People are pressing their faces and noses
against our windows. The beach is a cloud.
It’s full of bodies like a pair of pants.
I’ve misplaced my keys and your clean fingers.
Sarah says it’s not going to rain and the beach fills
with wet smoke. The pier is too hot to walk on
without losing my feet. At dusk, a pillowing oasis of blued sand
flutters like a small house knocked over by wind;
I am that house, and in every room is a beautiful girl
with your name. I am kissing frogs hoping they stay frogs.
I am a strawberry. I am trying to be the sweetest strawberry.
Once I was told a story about a woman who spent
her whole marriage looking into other people’s windows.
I think I am that woman. The visible and invisible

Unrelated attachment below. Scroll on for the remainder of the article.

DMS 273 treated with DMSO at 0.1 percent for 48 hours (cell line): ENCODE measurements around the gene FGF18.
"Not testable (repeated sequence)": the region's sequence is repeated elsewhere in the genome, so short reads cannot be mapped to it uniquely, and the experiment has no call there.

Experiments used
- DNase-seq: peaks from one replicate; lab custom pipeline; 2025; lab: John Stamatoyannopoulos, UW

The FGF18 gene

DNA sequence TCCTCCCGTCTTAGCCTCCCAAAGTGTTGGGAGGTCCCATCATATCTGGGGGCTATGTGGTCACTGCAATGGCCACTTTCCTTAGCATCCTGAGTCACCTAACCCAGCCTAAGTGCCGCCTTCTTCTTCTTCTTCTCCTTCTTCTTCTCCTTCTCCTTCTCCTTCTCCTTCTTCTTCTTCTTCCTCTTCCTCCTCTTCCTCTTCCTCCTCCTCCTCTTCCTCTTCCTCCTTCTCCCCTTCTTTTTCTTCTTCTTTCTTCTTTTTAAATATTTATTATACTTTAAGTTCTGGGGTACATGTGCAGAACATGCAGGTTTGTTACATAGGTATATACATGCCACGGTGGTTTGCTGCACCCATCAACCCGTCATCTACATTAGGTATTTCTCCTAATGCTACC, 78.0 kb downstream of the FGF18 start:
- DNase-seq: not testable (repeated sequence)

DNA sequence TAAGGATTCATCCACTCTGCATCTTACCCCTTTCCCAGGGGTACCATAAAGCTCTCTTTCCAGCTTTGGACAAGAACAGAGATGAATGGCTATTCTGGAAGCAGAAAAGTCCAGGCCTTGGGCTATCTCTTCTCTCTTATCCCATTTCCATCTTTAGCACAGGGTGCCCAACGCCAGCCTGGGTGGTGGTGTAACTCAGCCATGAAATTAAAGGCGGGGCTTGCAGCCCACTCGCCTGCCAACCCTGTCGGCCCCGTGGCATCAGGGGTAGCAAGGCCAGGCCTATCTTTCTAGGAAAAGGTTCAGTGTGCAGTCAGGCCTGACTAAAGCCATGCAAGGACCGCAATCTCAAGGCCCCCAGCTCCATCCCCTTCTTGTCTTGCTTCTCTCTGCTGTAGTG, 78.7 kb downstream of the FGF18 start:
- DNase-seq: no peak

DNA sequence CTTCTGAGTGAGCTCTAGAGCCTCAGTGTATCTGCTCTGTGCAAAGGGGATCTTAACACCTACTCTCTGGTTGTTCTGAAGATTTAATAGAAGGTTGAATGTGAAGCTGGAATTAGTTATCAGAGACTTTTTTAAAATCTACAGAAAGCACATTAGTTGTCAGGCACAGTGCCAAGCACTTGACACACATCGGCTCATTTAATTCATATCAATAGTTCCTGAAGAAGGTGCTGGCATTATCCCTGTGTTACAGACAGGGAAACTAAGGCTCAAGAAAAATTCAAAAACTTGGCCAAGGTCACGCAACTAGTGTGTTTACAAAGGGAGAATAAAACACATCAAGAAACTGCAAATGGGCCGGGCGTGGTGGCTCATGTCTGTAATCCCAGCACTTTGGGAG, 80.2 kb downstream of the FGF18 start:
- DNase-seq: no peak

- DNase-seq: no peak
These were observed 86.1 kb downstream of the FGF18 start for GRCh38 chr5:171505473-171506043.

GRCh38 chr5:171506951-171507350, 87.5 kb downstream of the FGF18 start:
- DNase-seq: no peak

are not enemies, or opposites, but things that need
each other. It’s not raining until it’s raining.
Long after the beach has gone cold like food
left out, I want still to write only of desire, or of its
possibility, or of its absence, which is brighter
than its presence, in the way absences merely elucidate
necessity we’d likely already known. I want still to write
only of the crabs that root themselves like adjectives
in the sentence of the sand, of the frogs that don’t distinguish
between screaming and singing and talking, they are just
making noise into the velvet-hot night,
and if we cannot agree that that, too, is all we are
doing, then may mercy be given to us.